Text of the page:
Monday, February 25, 2013

Early Atwood

From: Leaside High School Year Book (sosyalokur)

"[…] she told us that her first step in becoming a writer was buying a publication called Writers’ Markets, which said that the money was in true romance stories. She told us: 'I thought, I‘ll do that during the day and write my deathless masterpieces at night.' There was a certain formula to these stories, she said. 'There would be a choice between two men – one would have a motorcycle and one would work in a shoe store. The woman would get involved with the unreliable one . . . . There were various ways of ending the story. The best way was patching things up with the shoe store guy . . . . But there would always be a scene on the sofa: "and then they were one." I couldn’t bring myself to do that. That wasn’t going to happen.'
     Her next idea was journalism school. Her parents, 'biting their tongues', 'dredged up' a journalist second cousin, who told her that, as a woman, she would end up doing 'nothing but obituaries and the ladies’ fashion pages.' She decided to go to university and write in the summer holidays. At the time she graduated, teachers were in great demand, so she taught grammar to engineers at the University of British Columbia. 'At 8.30 in the morning. They were asleep. I was also asleep.'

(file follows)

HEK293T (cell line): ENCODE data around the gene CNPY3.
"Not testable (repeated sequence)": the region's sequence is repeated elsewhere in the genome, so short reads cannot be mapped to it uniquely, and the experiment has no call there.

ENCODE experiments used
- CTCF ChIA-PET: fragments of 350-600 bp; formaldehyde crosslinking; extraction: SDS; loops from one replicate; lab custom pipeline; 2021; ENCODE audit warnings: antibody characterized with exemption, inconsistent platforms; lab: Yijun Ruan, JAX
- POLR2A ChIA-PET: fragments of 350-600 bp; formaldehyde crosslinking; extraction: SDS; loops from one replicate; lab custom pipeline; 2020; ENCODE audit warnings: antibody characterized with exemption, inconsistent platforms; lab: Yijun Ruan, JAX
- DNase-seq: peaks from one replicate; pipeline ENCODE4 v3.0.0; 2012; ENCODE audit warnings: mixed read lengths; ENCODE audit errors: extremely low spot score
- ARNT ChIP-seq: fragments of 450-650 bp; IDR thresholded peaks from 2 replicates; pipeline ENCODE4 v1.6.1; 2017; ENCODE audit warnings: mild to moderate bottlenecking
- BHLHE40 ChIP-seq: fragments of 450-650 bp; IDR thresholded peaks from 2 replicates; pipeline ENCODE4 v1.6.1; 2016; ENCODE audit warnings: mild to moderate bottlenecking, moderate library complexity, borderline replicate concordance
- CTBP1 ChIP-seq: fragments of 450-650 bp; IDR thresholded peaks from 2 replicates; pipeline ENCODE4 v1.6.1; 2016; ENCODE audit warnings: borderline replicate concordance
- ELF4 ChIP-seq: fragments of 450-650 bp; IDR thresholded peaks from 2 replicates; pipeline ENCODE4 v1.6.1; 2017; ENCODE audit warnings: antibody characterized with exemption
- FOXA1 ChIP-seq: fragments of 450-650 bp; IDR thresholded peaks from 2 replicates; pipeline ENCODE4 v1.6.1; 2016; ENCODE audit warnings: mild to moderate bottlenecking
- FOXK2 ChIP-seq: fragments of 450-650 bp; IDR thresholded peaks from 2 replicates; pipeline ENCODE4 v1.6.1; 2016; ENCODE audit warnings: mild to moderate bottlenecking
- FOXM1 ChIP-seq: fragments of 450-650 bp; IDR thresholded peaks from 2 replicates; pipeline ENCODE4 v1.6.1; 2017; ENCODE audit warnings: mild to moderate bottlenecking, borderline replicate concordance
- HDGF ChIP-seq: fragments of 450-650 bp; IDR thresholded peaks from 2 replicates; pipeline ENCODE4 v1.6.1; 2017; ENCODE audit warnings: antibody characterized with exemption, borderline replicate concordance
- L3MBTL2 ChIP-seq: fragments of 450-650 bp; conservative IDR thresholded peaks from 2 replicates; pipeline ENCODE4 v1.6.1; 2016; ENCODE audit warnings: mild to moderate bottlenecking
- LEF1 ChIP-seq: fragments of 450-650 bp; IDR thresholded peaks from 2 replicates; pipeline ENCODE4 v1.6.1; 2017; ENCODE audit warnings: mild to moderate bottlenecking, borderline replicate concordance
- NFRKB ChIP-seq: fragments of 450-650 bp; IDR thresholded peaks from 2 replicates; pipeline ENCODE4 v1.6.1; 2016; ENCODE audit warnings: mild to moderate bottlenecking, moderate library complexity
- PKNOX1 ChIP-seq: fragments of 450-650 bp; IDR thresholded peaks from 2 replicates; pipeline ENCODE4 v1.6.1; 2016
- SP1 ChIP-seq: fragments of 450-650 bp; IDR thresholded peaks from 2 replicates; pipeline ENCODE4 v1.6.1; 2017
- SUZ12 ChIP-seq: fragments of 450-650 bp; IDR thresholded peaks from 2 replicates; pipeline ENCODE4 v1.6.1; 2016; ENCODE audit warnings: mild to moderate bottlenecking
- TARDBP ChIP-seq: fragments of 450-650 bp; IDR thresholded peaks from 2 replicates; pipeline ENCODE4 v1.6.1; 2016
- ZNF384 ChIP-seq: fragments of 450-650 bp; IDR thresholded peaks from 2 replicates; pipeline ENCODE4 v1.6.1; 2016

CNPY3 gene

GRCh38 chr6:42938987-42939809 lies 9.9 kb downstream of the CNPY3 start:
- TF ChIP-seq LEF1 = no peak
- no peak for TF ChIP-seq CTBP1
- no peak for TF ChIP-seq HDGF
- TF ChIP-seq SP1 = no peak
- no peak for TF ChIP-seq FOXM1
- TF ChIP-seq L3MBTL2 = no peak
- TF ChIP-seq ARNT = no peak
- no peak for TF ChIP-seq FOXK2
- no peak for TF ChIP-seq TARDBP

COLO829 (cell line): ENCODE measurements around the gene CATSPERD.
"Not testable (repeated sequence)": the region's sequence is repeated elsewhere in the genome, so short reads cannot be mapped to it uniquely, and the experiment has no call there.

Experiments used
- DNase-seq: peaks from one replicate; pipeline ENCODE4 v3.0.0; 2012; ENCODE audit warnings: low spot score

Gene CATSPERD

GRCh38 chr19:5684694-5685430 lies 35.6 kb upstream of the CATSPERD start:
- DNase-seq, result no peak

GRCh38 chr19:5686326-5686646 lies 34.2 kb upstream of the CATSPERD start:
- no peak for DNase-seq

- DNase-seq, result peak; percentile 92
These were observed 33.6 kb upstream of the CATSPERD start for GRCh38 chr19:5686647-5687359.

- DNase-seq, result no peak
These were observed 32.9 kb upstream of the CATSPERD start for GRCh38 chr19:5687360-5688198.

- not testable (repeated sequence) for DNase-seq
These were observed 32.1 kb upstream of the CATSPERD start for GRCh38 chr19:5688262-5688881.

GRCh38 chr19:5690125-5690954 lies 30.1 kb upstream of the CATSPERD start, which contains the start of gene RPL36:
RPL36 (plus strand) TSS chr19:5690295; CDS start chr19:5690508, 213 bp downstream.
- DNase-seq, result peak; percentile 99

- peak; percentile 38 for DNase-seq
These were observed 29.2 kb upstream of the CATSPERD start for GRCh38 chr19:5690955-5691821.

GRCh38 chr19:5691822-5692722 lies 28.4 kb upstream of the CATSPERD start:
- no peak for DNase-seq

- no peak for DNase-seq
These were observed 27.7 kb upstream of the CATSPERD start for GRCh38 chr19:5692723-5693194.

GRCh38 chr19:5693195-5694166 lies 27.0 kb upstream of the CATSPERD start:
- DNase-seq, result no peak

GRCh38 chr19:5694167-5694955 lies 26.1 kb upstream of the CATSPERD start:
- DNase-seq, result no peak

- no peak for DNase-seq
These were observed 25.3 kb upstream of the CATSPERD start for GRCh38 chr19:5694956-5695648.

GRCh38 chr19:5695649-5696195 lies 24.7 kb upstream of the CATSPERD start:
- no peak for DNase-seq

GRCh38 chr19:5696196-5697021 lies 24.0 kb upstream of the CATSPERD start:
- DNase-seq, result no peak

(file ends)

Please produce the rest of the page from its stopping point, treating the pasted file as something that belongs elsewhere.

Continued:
Becoming a professional writer in Canada wasn’t easy for anyone. Atwood told us that in the 1950s and 1960s there were only about five literary magazines. In 1960, only five novels by Canadians were published in Canada. In bookshops, Canadian poetry and fiction would appear in the 'Canadiana' section. Many aspiring writers left for England or the US."
— Catherine Morris, The Times Literary Supplement Blog
Read more…

Buy all of Margaret Atwood's books here...

No comments:

Post a Comment